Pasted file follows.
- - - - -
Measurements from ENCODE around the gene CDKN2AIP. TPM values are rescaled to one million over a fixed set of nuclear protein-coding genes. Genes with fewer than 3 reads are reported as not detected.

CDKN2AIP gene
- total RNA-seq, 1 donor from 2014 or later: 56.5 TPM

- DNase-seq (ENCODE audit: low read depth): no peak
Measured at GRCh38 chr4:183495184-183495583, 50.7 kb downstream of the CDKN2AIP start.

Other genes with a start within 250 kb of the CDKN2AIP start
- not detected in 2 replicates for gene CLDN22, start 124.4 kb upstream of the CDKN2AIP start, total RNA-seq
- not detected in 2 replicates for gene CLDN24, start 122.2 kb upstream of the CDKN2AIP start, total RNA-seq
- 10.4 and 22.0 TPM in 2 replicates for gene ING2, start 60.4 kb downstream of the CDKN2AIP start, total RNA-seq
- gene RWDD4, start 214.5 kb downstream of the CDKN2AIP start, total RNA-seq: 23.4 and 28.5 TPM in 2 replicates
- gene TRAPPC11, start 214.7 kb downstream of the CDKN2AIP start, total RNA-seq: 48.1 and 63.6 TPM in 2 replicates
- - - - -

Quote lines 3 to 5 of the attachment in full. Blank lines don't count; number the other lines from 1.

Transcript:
- total RNA-seq, 1 donor from 2014 or later: 56.5 TPM

- DNase-seq (ENCODE audit: low read depth): no peak
Measured at GRCh38 chr4:183495184-183495583, 50.7 kb downstream of the CDKN2AIP start.